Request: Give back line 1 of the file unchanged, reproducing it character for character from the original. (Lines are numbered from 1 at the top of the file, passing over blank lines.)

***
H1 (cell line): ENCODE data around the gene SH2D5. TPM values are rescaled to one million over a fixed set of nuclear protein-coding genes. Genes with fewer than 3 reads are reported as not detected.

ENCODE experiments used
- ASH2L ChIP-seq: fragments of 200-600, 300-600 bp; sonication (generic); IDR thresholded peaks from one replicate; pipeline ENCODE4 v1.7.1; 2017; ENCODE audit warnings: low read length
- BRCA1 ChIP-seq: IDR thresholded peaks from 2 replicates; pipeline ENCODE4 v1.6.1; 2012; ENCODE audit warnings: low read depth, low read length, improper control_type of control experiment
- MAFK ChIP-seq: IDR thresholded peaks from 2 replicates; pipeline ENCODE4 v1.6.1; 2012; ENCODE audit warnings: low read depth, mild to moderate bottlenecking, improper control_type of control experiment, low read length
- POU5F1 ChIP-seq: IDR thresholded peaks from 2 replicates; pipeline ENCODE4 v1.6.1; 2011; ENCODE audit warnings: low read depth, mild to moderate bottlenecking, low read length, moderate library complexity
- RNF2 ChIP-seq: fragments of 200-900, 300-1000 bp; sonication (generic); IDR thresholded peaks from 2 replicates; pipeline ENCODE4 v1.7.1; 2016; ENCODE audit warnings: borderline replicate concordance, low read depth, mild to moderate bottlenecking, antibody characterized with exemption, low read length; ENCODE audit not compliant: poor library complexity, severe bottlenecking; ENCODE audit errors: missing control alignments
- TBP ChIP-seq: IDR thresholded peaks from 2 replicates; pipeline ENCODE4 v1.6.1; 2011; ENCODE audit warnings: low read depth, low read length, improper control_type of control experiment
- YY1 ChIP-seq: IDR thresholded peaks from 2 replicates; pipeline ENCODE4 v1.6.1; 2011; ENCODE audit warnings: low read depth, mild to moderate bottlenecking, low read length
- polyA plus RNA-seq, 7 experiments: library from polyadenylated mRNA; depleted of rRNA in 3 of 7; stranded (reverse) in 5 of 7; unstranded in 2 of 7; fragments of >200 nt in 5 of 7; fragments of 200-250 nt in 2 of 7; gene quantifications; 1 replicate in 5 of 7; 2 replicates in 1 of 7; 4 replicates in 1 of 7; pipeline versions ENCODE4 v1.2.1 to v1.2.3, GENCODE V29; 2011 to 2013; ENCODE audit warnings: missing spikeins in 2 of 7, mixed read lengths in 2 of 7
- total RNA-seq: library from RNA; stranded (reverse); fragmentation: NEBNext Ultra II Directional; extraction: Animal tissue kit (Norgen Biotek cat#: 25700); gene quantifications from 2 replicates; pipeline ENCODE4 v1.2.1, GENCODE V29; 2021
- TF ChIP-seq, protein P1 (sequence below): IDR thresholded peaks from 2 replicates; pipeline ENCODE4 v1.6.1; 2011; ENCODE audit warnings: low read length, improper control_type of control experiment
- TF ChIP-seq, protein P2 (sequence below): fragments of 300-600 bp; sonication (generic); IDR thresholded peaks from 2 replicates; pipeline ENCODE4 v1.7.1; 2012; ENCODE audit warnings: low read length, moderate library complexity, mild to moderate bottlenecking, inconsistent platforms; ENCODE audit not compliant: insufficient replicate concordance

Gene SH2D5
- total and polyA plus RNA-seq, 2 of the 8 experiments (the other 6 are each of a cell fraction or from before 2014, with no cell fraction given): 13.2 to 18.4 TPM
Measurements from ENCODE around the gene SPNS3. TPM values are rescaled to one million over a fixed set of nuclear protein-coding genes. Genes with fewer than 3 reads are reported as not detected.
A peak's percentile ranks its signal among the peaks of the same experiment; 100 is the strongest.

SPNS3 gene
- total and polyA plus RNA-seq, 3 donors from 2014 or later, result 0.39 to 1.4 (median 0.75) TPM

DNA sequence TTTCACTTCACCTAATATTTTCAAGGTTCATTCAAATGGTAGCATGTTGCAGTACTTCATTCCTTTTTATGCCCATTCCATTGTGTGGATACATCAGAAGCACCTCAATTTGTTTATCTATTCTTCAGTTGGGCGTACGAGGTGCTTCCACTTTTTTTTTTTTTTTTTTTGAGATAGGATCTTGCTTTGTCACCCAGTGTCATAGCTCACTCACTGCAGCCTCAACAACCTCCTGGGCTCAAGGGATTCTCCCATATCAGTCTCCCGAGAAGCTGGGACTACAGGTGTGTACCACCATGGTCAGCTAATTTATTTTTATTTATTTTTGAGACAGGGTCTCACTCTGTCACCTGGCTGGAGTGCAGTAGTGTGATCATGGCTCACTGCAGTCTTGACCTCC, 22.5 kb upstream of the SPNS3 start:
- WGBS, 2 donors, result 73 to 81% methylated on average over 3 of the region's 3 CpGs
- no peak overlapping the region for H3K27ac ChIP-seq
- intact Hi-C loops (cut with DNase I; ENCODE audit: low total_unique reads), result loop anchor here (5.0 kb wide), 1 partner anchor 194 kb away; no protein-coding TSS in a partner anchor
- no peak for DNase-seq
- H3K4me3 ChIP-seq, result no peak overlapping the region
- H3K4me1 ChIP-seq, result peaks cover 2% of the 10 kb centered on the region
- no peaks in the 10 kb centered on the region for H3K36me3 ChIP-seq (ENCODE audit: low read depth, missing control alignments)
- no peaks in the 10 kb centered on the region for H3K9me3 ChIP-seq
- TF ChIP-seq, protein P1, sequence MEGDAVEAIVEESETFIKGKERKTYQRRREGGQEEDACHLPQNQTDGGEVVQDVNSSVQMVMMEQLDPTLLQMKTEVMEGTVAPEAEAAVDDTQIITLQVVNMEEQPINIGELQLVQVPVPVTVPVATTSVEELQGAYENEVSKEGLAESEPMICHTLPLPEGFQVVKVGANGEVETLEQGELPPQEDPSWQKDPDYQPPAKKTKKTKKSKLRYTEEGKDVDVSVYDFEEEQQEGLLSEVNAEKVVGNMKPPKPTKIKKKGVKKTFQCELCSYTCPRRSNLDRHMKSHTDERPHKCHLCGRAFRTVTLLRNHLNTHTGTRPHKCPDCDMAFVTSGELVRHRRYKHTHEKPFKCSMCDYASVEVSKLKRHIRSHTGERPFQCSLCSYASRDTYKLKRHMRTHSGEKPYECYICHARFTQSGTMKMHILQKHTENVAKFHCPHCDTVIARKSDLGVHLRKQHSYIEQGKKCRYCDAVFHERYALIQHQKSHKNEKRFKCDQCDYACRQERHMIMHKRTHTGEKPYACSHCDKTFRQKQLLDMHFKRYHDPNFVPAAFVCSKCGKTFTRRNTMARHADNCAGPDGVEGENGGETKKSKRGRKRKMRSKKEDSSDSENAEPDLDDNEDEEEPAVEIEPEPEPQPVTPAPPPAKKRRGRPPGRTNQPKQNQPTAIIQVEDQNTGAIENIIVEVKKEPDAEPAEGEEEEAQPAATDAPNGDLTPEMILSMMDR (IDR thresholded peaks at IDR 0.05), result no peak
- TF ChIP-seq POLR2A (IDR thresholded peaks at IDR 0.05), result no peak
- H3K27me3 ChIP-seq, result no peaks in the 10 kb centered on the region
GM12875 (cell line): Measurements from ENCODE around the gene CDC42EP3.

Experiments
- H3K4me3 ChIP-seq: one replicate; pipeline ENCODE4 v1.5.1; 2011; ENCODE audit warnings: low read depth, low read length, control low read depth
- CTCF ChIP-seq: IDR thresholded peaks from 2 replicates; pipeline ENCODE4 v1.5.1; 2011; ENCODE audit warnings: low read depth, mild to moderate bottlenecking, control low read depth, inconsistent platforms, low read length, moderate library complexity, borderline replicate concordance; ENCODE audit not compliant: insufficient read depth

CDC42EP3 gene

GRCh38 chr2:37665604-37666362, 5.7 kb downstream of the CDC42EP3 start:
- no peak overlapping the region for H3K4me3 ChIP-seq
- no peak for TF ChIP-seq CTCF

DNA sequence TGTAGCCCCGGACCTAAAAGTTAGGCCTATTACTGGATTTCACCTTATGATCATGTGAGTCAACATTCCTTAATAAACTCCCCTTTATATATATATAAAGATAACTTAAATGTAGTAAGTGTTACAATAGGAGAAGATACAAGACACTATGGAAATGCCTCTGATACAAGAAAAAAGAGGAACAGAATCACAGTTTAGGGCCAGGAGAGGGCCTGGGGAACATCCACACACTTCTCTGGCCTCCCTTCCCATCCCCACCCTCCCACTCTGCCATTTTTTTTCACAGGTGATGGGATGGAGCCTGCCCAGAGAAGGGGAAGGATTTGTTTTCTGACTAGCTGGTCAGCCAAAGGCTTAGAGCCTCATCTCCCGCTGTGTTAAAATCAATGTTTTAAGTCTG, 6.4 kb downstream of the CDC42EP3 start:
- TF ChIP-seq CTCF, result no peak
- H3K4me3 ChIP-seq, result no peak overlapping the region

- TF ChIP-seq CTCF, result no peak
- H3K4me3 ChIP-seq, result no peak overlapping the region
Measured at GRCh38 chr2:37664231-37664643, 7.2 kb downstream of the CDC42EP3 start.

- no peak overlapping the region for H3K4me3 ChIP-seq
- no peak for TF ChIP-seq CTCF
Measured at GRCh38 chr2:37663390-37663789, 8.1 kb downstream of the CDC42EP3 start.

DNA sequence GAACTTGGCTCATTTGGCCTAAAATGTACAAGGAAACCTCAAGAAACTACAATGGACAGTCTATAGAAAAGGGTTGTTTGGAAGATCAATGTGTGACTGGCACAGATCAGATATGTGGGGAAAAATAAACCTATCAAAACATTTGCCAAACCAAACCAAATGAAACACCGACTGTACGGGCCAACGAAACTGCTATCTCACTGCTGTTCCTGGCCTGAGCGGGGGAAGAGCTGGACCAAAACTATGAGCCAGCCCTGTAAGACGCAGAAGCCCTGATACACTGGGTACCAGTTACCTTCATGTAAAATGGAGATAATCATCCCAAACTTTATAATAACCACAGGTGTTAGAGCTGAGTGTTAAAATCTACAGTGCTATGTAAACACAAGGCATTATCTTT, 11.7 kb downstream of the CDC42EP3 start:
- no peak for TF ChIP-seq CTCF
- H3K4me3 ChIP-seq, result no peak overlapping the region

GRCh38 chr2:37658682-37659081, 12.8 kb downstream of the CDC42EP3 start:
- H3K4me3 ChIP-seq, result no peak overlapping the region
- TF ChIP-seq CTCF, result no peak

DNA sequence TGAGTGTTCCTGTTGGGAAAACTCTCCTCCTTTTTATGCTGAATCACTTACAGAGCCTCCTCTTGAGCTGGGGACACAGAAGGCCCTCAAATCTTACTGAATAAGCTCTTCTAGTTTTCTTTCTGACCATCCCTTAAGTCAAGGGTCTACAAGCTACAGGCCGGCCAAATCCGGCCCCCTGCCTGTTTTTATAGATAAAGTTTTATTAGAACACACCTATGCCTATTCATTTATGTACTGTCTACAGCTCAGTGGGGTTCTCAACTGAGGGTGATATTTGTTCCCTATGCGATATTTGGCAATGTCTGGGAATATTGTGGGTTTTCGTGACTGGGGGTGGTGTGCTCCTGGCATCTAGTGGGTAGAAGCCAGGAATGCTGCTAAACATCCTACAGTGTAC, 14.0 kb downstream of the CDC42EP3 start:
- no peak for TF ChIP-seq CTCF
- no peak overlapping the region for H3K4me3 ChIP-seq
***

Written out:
H1 (cell line): ENCODE data around the gene SH2D5. TPM values are rescaled to one million over a fixed set of nuclear protein-coding genes. Genes with fewer than 3 reads are reported as not detected.